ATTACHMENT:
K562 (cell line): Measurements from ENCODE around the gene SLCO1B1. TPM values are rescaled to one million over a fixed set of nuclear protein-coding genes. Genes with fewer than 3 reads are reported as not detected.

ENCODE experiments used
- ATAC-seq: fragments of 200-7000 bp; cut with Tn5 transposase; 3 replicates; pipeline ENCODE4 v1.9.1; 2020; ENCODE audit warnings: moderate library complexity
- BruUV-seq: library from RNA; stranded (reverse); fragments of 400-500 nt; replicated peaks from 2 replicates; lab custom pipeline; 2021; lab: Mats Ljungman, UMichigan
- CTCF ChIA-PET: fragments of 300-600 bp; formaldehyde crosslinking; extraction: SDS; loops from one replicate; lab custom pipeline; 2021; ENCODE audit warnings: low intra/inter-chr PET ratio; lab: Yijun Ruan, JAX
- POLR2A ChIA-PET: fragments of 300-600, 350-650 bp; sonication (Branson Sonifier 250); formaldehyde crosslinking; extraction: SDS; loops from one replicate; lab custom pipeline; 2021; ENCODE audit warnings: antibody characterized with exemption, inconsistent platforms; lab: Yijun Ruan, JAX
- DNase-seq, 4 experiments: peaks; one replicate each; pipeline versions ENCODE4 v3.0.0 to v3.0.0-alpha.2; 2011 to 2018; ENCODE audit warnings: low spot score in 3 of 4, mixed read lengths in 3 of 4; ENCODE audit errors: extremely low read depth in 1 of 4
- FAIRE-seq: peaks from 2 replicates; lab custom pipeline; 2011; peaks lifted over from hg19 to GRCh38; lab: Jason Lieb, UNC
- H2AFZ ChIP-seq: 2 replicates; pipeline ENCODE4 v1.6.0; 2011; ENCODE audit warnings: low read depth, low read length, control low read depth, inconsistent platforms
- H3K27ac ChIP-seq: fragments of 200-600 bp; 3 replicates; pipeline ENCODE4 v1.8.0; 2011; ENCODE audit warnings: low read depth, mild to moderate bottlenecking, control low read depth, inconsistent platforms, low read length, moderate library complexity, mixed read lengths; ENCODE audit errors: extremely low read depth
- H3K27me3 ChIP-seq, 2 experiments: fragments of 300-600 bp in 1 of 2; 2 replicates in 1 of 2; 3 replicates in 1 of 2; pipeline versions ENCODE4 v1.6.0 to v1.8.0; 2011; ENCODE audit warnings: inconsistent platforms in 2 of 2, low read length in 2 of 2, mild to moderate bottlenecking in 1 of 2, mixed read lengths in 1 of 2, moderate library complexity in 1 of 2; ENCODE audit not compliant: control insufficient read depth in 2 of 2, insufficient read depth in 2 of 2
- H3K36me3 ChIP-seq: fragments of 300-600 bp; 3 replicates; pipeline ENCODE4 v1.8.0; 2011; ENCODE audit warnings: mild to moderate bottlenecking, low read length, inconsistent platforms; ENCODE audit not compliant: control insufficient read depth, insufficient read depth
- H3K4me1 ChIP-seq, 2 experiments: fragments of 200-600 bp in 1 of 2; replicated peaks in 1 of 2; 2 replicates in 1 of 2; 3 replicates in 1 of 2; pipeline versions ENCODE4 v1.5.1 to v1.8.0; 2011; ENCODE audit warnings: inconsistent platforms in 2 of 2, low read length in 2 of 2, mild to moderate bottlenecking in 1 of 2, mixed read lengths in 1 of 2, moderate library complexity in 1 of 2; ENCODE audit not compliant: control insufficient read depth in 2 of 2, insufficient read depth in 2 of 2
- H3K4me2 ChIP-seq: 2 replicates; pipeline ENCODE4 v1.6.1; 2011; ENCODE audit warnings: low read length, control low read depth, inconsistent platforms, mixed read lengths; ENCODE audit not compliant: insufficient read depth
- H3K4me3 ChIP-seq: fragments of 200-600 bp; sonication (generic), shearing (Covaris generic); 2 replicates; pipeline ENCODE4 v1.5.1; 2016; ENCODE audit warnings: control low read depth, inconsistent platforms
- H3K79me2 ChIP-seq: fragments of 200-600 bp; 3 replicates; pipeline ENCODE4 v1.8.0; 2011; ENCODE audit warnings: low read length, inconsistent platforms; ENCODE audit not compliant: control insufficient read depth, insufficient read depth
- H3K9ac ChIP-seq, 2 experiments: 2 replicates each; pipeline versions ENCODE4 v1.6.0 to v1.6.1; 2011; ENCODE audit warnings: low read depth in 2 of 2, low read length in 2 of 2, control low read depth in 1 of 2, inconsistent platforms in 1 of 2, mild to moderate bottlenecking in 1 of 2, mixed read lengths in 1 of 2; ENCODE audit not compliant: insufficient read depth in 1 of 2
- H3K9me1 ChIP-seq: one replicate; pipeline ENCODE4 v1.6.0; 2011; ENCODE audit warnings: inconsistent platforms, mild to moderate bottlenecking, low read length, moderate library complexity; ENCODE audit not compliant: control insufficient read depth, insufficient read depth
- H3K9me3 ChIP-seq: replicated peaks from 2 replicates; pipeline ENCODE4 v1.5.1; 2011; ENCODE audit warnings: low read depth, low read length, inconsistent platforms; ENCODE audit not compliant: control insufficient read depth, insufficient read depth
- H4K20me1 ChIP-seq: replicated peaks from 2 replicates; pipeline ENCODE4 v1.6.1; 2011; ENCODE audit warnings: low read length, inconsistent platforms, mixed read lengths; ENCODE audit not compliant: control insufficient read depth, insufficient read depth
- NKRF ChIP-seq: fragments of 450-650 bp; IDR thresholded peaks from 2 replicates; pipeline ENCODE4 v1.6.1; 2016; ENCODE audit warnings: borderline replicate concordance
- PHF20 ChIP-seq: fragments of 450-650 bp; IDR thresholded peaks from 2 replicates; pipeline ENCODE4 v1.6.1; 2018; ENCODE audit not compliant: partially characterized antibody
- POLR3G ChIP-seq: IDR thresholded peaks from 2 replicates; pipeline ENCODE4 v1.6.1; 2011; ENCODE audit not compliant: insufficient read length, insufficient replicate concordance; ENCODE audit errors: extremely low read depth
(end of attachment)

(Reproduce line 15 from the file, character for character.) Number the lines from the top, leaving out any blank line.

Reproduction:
- H3K4me3 ChIP-seq: fragments of 200-600 bp; sonication (generic), shearing (Covaris generic); 2 replicates; pipeline ENCODE4 v1.5.1; 2016; ENCODE audit warnings: control low read depth, inconsistent platforms